Client satisfaction with family planning services in the area of high unmet need: evidence from Tanzania Service Provision Assessment Survey, 2014-2015.

Authors:
Dr Isaac Maro, MD, MPH
Dr Isaac Maro, MD, MPH
DarDar Health Studies
Director of Clinical Services
Infectious Diseases
Dar es salaam | Afghanistan
Dr. Stephen Kibusi, RN, MA PhD
Dr. Stephen Kibusi, RN, MA PhD
The University of Dodoma
Dean, School of Nursing and Public Health
Dodoma, Dodoma | Tanzania, United Republic of
Bonaventura Mpondo
Bonaventura Mpondo
University of Dodoma P.O. Box 395
Senior Lecturer
Dodoma | Tanzania, United Republic of

Reprod Health 2018 Jul 16;15(1):127. Epub 2018 Jul 16.

Department of Internal Medicine, College of Health Sciences, The University of Dodoma, P.O Box 395, Dodoma, Tanzania.

Background: Client satisfaction has been found to be an important factor for the uptake and continuation of family planning services. This study aimed to examine the current status of and factors associated with client's satisfaction with family planning services in Tanzania, which has a high unmet need for family planning.

Methods: The study used data from the Tanzania Service Provision Assessment survey of 2014-2015. A facility was classified as having high service readiness for FP if it scored at least 67.7% on a composite score based on three domains (staff training and guidelines, basic diagnostic equipment, and basic medicines), following criteria developed by the World Health Organization. The exit interview questionnaire was used to collect information from women about their level of satisfaction, whether "very satisfied," "more or less satisfied," or not satisfied with the services received. The response was dichotomized into "Yes" if the woman reported being very satisfied with services received otherwise coded as "No". Unadjusted and adjusted logistic regression models were used to assess the association between the client satisfaction and covariate variables; service readiness, facility type, managing authority, location, management meetings, supervision, provider's sex, and working experience, clients' age and education. All analyses were weighted to correct for non-response, disproportionate and complex sampling by using the "SVY" command in Stata 14.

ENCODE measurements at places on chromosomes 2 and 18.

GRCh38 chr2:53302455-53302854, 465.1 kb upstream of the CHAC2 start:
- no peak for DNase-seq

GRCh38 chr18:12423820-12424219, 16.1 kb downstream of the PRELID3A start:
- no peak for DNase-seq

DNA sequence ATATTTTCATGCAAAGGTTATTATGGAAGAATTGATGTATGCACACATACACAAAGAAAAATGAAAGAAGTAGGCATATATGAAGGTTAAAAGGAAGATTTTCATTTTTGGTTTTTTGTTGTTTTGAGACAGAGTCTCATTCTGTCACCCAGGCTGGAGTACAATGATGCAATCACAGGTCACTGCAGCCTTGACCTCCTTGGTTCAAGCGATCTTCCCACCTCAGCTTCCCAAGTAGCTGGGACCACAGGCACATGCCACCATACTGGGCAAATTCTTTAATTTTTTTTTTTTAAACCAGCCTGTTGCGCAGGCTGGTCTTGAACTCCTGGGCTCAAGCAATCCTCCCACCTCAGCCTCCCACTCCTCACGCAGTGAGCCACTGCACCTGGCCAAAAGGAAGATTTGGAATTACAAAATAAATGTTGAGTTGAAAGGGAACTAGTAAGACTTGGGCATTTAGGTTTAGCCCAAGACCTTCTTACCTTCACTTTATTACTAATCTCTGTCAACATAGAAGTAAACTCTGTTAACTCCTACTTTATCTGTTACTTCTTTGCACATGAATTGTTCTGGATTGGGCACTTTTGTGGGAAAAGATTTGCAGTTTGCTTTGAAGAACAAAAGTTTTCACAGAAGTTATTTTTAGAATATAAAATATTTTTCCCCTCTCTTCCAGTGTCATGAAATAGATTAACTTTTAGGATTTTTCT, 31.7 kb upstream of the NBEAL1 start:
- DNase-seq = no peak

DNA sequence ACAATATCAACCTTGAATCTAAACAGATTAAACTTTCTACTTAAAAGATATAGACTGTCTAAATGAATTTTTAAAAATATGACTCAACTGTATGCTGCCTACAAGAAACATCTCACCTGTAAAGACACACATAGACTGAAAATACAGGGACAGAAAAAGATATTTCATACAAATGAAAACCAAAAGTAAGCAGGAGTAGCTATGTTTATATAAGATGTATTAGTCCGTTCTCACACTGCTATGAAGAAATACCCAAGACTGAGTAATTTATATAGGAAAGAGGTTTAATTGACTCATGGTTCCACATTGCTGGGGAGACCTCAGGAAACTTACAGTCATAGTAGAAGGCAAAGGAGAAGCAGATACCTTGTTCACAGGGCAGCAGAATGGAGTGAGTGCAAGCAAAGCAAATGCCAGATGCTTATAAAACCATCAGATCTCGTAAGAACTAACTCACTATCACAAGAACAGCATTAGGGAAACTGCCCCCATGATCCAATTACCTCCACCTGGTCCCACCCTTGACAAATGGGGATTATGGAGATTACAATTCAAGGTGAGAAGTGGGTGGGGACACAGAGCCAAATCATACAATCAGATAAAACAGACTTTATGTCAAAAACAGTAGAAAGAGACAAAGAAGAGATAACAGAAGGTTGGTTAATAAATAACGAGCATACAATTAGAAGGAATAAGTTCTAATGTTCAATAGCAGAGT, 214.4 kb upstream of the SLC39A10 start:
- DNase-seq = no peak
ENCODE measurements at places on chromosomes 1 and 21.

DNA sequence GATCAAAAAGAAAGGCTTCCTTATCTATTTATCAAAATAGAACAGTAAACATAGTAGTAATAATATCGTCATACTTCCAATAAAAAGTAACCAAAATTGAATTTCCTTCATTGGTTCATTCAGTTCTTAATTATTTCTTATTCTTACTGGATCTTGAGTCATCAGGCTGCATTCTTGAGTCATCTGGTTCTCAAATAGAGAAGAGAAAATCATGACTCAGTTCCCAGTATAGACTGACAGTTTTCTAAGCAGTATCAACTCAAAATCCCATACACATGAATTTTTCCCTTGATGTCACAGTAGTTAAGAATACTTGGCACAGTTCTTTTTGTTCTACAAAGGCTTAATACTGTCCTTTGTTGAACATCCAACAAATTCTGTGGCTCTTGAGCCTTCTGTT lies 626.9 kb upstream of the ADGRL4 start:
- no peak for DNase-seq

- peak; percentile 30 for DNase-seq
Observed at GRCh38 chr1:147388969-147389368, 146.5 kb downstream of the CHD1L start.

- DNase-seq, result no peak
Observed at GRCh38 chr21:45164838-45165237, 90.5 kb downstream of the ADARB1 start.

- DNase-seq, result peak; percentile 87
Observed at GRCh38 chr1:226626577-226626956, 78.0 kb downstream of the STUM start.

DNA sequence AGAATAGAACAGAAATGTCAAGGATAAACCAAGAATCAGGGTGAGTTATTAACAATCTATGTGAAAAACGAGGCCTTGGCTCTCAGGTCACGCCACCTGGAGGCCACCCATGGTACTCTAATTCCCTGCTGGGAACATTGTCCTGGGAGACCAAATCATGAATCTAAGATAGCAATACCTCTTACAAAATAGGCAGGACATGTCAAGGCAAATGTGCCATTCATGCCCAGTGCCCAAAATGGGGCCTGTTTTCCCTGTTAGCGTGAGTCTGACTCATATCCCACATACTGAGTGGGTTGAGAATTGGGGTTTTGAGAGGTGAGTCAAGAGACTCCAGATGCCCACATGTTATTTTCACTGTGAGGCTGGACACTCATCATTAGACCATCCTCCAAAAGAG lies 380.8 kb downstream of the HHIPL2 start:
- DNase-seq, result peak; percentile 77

Results: Out of the 1188 facilities included in the survey, 427 (35.9%) provided family planning services. A total of 1746 women participated in observations and exit interviews. Few (22%) facilities had a high readiness to provide family planning services. While most facilities had the recommended equipment available, only 42% stocked contraceptives (e.g. oral pills, injectable contraceptives and/or condoms). Further, trained staff and clinical guidelines were present in only 30% of services. Nevertheless, the majority (91%) of clients reported that they were satisfied with services. In the multivariate analysis, a high service readiness score [AOR = 2.5, 95% CI; 1.1-6.0], receiving services from private facilities [AOR = 2.3, 95% CI; 1.1-5.0], and being in the age group 20 to 29 years [AOR = 0.3, 95% CI; 0.1-0.7] were all significantly associated with clients' satisfaction with family planning services.

Conclusion: There is a high level of client satisfaction with family planning services in Tanzania. Maintaining and exceeding this level will require improvements in the provision of staff training and the availability of contraceptives in existing services.

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Source
http://dx.doi.org/10.1186/s12978-018-0566-8DOI Listing
http://www.ncbi.nlm.nih.gov/pmc/articles/PMC6048714PMC

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July 2018
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